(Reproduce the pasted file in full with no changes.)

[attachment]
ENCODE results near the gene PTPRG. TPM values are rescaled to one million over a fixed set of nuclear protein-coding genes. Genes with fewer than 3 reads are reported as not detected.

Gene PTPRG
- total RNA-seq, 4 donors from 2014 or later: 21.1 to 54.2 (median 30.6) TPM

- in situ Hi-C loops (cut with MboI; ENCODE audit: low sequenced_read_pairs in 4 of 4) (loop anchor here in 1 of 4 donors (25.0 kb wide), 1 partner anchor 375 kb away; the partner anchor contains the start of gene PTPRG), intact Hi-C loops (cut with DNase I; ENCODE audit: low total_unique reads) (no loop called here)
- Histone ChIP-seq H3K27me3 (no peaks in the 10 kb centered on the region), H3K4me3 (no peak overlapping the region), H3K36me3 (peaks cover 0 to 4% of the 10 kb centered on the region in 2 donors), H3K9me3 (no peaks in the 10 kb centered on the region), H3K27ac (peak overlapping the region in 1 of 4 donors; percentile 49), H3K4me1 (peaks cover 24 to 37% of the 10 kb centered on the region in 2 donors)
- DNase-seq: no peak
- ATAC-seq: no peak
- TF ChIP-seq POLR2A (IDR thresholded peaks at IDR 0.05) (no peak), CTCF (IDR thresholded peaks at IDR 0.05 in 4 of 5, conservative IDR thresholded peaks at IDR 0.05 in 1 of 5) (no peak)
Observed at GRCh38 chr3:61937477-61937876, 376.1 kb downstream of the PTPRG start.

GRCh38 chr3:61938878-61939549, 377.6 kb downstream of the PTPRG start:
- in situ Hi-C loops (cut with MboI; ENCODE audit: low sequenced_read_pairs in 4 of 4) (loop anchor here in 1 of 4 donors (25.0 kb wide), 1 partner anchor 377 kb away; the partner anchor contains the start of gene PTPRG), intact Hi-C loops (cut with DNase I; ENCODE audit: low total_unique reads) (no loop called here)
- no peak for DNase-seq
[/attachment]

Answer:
ENCODE results near the gene PTPRG. TPM values are rescaled to one million over a fixed set of nuclear protein-coding genes. Genes with fewer than 3 reads are reported as not detected.

Gene PTPRG
- total RNA-seq, 4 donors from 2014 or later: 21.1 to 54.2 (median 30.6) TPM

- in situ Hi-C loops (cut with MboI; ENCODE audit: low sequenced_read_pairs in 4 of 4) (loop anchor here in 1 of 4 donors (25.0 kb wide), 1 partner anchor 375 kb away; the partner anchor contains the start of gene PTPRG), intact Hi-C loops (cut with DNase I; ENCODE audit: low total_unique reads) (no loop called here)
- Histone ChIP-seq H3K27me3 (no peaks in the 10 kb centered on the region), H3K4me3 (no peak overlapping the region), H3K36me3 (peaks cover 0 to 4% of the 10 kb centered on the region in 2 donors), H3K9me3 (no peaks in the 10 kb centered on the region), H3K27ac (peak overlapping the region in 1 of 4 donors; percentile 49), H3K4me1 (peaks cover 24 to 37% of the 10 kb centered on the region in 2 donors)
- DNase-seq: no peak
- ATAC-seq: no peak
- TF ChIP-seq POLR2A (IDR thresholded peaks at IDR 0.05) (no peak), CTCF (IDR thresholded peaks at IDR 0.05 in 4 of 5, conservative IDR thresholded peaks at IDR 0.05 in 1 of 5) (no peak)
Observed at GRCh38 chr3:61937477-61937876, 376.1 kb downstream of the PTPRG start.

GRCh38 chr3:61938878-61939549, 377.6 kb downstream of the PTPRG start:
- in situ Hi-C loops (cut with MboI; ENCODE audit: low sequenced_read_pairs in 4 of 4) (loop anchor here in 1 of 4 donors (25.0 kb wide), 1 partner anchor 377 kb away; the partner anchor contains the start of gene PTPRG), intact Hi-C loops (cut with DNase I; ENCODE audit: low total_unique reads) (no loop called here)
- no peak for DNase-seq